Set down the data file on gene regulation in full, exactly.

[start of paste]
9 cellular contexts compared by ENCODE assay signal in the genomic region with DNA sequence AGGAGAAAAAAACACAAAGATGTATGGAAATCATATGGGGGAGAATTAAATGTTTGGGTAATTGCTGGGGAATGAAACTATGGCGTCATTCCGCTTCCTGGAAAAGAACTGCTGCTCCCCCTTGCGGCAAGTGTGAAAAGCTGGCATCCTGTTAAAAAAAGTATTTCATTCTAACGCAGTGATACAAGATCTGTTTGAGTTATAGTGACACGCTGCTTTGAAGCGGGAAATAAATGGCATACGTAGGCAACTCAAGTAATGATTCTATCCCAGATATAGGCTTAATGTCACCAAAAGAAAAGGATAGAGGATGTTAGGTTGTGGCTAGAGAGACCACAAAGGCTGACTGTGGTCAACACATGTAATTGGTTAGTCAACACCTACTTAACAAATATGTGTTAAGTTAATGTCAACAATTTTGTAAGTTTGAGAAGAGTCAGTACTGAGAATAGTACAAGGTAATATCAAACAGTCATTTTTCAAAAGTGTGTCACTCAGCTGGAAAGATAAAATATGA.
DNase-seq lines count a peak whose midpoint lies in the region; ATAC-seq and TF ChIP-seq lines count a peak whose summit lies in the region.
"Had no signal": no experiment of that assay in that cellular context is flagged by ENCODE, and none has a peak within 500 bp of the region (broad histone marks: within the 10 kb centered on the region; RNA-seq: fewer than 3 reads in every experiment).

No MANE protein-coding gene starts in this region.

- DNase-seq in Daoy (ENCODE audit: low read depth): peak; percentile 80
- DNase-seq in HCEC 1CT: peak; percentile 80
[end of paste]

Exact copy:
9 cellular contexts compared by ENCODE assay signal in the genomic region with DNA sequence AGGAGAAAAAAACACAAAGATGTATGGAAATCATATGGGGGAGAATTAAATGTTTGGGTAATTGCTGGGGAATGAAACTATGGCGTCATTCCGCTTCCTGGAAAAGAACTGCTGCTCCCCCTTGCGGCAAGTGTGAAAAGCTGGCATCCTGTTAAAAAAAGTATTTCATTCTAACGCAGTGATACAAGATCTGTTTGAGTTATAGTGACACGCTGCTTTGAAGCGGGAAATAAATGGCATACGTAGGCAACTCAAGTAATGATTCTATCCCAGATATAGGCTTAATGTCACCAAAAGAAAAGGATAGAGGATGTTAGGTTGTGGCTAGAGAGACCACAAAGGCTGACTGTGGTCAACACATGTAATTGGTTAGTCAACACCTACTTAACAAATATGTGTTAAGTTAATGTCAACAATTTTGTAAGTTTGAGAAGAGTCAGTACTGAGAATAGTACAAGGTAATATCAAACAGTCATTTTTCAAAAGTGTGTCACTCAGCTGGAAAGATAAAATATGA.
DNase-seq lines count a peak whose midpoint lies in the region; ATAC-seq and TF ChIP-seq lines count a peak whose summit lies in the region.
"Had no signal": no experiment of that assay in that cellular context is flagged by ENCODE, and none has a peak within 500 bp of the region (broad histone marks: within the 10 kb centered on the region; RNA-seq: fewer than 3 reads in every experiment).

No MANE protein-coding gene starts in this region.

- DNase-seq in Daoy (ENCODE audit: low read depth): peak; percentile 80
- DNase-seq in HCEC 1CT: peak; percentile 80